As discussed earlier, in order to validate the equations understudy, few diagnostic tests were performed for each model separately. Being time series data, ARCH heteroskedasticity test was employed to check the presence of time-varying volatility; examining whether or not error term for the current year t is function of previous years’ (t–1) error term. The results rejected the presence of heteroskedasticity for all four models understudy (see Table 6). Similarly, to detect the presence of serial correlation (where variable (t) and lagged variable(t–1) are observed to be correlated over time), Breusch–Pagan LM test was performed and the result indicated rejection of null hypothesis (H0: correlated over time). Furthermore, Ramsey REST test was performed to test general specification of models and the results supported the functional form (see Table 6).

Table 6. Results for Diagnostic Test Model-wise.

Source: The authors.


Fintech has emerged as financial facilitator for various financial services. Fintech adoption has not only acted as a game changer for financial sector but has also extensively contributed towards financial inclusion in developing economies. Hassle-free delivery mechanisms, cost-effective financial services for all segments of society, strong and diversified financial channels and strong technology support towards lending; payments; investments; and other financial services are major slices of Fintech that have contributed towards promoting economic growth and financial stability. Hence, the present study was an attempt to empirically evaluate the impact of Fintech adoption on India’s select macro-economic parameters, namely GDP; GDP per capita; official exchange rate; and labour participation. Four discrete regression equations were employed to examine the impact of Fintech adoption on each macro-economic parameter individually. Presence of mix stationarity at levels and first difference suggested use of ARDL framework over the period of 2001–2020. The results suggested positive and significant impact of Fintech adoption on economic growth (GDP) and income per capita (GDP per capita) both in the long and short run. The results for official exchange rate were positive and significant only for long-run dynamics suggesting a financially strong and stable environment via Fintech will enhance India’s currency exchange potentials in the long run. However, the outcome for labour participation (Model 4) was negative and significant (both in long and short run), indicating a need for a better-trained workforce that can adapt both towards financial and technical skills.

In nutshell, we can state that Fintech adoption has significantly contributed towards economic growth. Moreover, the results for income per capita indicate a positive and significant penetration impact of Fintech adoption on the masses of the economy. In the long run, Fintech adoption is also likely to contribute positively towards currency exchange logistics of India and provide a stable financial environment vis-à-vis world at large. Hence, Fintech adoption has definitely supported India’s economic growth, financial inclusion requisitions and financial stability but India still needs to work towards developing Fintech-equipped labour force.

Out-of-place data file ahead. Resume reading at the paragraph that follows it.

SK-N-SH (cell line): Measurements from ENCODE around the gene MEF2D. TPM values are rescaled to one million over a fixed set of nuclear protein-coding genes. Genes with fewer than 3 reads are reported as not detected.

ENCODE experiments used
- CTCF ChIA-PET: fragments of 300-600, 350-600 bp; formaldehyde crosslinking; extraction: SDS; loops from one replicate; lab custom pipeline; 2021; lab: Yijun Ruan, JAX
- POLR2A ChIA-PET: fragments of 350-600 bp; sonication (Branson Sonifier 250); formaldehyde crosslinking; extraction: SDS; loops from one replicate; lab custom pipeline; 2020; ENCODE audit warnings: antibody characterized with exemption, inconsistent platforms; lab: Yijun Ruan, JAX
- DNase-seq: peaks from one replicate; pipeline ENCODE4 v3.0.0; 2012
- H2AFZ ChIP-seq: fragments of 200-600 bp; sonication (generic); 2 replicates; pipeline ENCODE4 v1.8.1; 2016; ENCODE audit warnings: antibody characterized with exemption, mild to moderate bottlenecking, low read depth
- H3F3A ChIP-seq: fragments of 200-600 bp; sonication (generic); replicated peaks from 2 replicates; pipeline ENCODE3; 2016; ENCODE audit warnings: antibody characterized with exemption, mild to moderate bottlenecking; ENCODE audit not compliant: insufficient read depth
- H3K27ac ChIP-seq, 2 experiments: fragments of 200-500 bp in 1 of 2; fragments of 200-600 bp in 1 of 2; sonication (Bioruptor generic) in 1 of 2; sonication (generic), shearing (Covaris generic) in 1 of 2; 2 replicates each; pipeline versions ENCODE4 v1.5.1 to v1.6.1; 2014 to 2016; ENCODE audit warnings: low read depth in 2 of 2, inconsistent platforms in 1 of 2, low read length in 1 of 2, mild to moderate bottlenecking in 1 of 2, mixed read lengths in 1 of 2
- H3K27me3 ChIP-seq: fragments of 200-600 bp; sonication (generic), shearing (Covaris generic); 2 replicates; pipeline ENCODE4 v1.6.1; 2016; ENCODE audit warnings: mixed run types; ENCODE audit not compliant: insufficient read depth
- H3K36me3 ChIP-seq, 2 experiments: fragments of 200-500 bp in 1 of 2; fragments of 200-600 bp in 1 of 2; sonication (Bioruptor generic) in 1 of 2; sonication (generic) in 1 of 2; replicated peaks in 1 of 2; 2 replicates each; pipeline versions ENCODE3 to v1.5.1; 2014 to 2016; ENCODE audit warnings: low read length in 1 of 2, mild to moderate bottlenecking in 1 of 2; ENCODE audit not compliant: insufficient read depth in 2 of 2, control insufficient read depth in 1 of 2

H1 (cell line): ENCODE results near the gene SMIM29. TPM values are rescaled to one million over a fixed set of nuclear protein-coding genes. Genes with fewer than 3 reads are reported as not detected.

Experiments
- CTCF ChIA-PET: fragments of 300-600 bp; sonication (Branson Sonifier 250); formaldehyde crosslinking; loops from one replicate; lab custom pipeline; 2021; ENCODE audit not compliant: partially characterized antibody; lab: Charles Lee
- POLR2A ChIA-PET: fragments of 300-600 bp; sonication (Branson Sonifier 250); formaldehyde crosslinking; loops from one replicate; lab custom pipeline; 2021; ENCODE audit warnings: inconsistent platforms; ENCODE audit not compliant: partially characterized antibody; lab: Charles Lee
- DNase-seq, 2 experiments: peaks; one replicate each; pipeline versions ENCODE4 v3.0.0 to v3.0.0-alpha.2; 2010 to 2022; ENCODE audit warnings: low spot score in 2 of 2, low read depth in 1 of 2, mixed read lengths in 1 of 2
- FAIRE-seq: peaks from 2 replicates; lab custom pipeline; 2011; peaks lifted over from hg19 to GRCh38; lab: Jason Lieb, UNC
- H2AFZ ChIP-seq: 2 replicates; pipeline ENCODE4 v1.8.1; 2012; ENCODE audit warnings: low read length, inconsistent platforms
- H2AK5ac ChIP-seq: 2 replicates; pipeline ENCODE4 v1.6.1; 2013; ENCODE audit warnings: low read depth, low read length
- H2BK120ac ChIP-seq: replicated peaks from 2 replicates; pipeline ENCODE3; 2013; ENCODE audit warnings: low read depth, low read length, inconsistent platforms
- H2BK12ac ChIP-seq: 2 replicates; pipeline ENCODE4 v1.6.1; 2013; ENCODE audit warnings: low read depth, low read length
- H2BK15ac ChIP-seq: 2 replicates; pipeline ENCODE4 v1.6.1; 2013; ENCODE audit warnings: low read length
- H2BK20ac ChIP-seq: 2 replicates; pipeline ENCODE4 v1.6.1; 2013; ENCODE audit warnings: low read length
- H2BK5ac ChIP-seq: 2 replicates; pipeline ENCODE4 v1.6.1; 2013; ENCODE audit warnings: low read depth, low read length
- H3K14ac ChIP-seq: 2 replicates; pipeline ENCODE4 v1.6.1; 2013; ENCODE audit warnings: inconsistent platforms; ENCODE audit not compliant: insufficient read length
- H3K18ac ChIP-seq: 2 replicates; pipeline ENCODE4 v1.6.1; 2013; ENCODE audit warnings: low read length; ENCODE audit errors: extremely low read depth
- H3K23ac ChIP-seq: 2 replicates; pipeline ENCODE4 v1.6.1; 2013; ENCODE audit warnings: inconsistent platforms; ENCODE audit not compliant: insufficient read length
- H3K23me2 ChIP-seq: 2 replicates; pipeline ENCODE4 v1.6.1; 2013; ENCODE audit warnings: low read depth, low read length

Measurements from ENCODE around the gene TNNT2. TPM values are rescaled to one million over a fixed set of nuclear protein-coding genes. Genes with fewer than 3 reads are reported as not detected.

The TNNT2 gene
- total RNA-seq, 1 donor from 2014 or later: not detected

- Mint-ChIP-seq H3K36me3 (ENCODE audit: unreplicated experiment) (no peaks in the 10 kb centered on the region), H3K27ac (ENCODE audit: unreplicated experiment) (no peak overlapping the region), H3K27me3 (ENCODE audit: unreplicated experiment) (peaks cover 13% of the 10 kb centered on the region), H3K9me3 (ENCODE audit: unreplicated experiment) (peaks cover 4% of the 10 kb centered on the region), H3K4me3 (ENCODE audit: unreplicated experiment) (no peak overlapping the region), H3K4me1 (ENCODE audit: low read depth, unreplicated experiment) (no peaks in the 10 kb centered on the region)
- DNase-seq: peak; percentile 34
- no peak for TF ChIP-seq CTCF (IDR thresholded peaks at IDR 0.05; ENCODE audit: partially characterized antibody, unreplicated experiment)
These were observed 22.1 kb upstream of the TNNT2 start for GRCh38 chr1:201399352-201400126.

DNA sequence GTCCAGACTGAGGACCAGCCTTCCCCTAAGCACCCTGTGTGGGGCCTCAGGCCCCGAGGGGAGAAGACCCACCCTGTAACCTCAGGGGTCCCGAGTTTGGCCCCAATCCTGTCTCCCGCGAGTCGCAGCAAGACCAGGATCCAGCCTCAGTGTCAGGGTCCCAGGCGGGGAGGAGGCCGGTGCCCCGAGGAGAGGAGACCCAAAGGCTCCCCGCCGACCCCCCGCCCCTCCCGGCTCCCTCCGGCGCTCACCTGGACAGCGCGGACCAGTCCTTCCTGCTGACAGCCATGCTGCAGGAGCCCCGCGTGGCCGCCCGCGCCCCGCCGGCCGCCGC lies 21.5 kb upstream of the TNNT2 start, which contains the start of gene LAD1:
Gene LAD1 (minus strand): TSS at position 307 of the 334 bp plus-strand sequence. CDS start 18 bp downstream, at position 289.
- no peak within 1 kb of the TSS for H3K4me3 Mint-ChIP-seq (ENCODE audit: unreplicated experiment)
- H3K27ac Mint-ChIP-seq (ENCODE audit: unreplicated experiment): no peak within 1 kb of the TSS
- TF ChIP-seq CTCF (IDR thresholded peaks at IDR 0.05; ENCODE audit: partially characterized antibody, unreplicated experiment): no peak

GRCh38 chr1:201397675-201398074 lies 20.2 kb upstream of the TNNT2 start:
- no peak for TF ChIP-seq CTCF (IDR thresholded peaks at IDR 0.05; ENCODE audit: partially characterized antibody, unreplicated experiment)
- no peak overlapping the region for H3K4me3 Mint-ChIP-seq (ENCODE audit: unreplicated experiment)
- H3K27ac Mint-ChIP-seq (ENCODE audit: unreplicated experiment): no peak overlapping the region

Policy Implications

Fintech adoption has given better avenues to financial services sectors in India. Banking, insurance and investment sectors have elaborated as a result of digital infrastructural boom which in turn is working towards providing progressive and improved financial services to Indian consumers and society at large. In order to strengthen and support Fintech ecosystem, the Government of India has undert-aken numerous measures such as Jan Dhan Yojana; authentical digital solutions via digital KYC, digital signatures, various digital identification procedures and norms; Aadhar-enabled payment system; digital/e-wallet applications; and various other digital distribution structures. Moreover, GoI has strengthened various laws and legislations to further support Fintech adoption in India.

In the given scenario, Fintech sector is likely to grow magnificently in the years to come hence policy measures towards infusing investment in Fintech enabling technology, technology-enabled talent and workforce, and innovative infrastructure is the need of the hour. Furthermore, Fintech-enabled technology should be customised as per the need of the financial service demanded and offered both in the urban as well as rural regions of India. Measures and regulations towards reducing (and eliminating) technology-associated crimes and frauds should also be more intensive. Strengthening and promoting Fintech start-ups that may assist towards addressing disturbances associated with adoption of new technology that eases financial services to rural population of India. Lastly, the policymakers need to work along with international bodies in order to develop cross-country technology-enabled schemes and applications, and identify and combat global challenges associated with Fintech adoption.

Declaration of Conflicting Interests

The authors declared no potential conflicts of interest with respect to the research, authorship and/or publication of this article.


The authors received no financial support for the research, authorship and/or publication of this article.


Rinku Manocha  https://orcid.org/0000-0001-7125-4858


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  5. Data for fintech indictors were normalise prior to calculation of index via PCA.

Annexure 1.Results for Principal Component Analysis, KMO and Bartlett’s Test.